truth and lies
So how to explain the entry for Wrestling Brewster in the  New Hampshire records. The answer is again, forgery. It seems that the brother of Charles Brewster,  Dr. George Gaines Brewster was the forger. He made the false entry into the records and went so far as to make up and enter a fake deed. It is believed that he actually scratched out original content and replaced it with his own. That could have been someone's brickwall, gone off the velum. George rewrote 'the family history' to include the Brewsters. [8] Jeez, and this guy was a card carrying member of the New England Historical and Genealogical Society.

believers and deceivers
Why'd did he do it? I think George suffered from a condition called, by me, ancestry inflation. This genealogical disease comes in two forms, the believer and the deceiver. The believer, believes that their ancestors were more prestigious than they actually were. Instead of a farmer, they were a gentleman, or an aristocrat. This may be something they heard from great grandma or read on another believers tree on ancestry. The deceiver, actively works to make a false connection to someone who is not their ancestor. This includes men like George Brewster who added and changed entries to an irreplaceable and invaluable document for his own personal sense of inflation.

nullis credite
The problems caused by believers and deceivers range from mild amusement to chronic genealogical headaches. Generally the deceivers infect the believers and propagate the misinformation. How do you protect yourself from them, I prescribe a dose of  my new 2016 motto: Nullis Credite. Trust No One. That's right, I said no one. This can be a tough pill to swallow. It means you have to do your own research! But, it might also be the shot in the arm that you need to get it right. Happy Hunting!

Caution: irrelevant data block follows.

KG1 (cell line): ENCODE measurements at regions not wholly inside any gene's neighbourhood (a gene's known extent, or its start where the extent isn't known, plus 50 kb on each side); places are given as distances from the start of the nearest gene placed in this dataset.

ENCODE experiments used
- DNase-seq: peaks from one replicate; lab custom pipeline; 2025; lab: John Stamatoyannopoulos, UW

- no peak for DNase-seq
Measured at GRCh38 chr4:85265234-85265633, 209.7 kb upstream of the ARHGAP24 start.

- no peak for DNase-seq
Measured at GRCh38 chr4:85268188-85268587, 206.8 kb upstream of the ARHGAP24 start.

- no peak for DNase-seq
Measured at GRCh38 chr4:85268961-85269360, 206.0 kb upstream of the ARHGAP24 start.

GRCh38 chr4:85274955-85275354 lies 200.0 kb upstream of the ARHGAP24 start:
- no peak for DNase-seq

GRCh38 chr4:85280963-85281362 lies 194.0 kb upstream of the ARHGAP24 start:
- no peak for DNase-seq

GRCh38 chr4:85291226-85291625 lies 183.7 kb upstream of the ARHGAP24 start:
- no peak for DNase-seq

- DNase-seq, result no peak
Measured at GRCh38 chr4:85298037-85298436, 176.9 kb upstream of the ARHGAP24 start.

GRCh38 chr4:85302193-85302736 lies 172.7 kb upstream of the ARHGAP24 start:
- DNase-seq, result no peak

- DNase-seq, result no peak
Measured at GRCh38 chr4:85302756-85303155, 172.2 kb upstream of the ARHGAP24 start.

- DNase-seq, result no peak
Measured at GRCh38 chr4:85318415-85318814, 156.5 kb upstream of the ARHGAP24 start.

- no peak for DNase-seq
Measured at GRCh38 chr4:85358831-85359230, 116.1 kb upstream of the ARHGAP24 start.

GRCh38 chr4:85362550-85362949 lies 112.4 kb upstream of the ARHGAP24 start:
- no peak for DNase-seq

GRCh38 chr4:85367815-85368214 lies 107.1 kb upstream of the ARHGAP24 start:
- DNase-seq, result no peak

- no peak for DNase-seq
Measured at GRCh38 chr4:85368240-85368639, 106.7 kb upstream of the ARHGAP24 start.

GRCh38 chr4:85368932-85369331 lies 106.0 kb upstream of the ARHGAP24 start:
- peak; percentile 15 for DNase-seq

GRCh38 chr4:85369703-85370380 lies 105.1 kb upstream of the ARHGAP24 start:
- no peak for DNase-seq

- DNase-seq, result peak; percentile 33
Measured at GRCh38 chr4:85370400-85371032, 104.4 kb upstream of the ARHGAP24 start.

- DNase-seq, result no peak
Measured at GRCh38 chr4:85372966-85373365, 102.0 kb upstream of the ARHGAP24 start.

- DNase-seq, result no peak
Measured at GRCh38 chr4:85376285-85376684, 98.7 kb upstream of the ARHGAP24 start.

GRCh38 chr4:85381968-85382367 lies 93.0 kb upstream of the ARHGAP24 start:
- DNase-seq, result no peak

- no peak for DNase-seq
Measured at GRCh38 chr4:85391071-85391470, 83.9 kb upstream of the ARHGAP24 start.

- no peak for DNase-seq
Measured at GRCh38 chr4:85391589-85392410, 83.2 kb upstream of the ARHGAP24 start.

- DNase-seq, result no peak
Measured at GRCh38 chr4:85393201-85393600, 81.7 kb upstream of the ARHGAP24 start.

Sources:
[1] Nathaniel Bouton, Isaac Weare Hammond, Albert Stillman Batchellor, Henry Harrison Metcalf, Otis Grant Hammond, New Hampshire Court Records 1640-1692, Court Papers 1652-1668, State Series Volume 40, (Concord: State of New Hampshire, 1867), digital images, Archive (https://www.archive.org : accessed 3 January 2016).

[2] Rockingham County, New Hampshire, Land Deeds, Vol. 1, p. 1, entry for Wrestling Brewster and John Foss, database with images, Rockingham County Register of Deeds (http://www.nhdeeds.com/rockingham/RoIndex.html : accessed 3 January 2016).

[3] Caleb Johnson, "Wrestling Brewster," Caleb Johnson's Mayflower History (http://mayflowerhistory.com/brewster-wrestling/ : 1994-2015).

[4] Charles W. Brewster, Rambles About Portsmouth, Vol. 1, (Portsmouth: C. W. Brewster and Son, 1859), 71-71, digital images, Archive (https://www.archive.org).

[5] Charles W. Brewster, Rambles around Portsmouth, Vol. 2, (Portsmouth: Lewis W. Brewster, 1869), 51, digital images, Archive (https://www.archive.com).

[6] John Wentworth, "Sherbourne, Sloper, Brewster, Knight, Langdon, Lear," New England Genealogical and Historical Register, Boston, New England Genealogical and Historical Society, 17, (1863) 252, American Ancestors (www.americanancestors.org : accessed 4 January 2016).

[7] James Savage, A Genealogical Dictionary of the First Settlers of New England, (Boston:Little Brown and Company, 1860) 247, Archive (https://www.archive.org : accessed 4 January 2016).

[8] Noyes, Sybil I., Charles Thornton Libby, and Walter Goodwin Davis,Genealogical Dictionary of Maine and New Hampshire, (Baltimore: Genealogical Pub., 1972).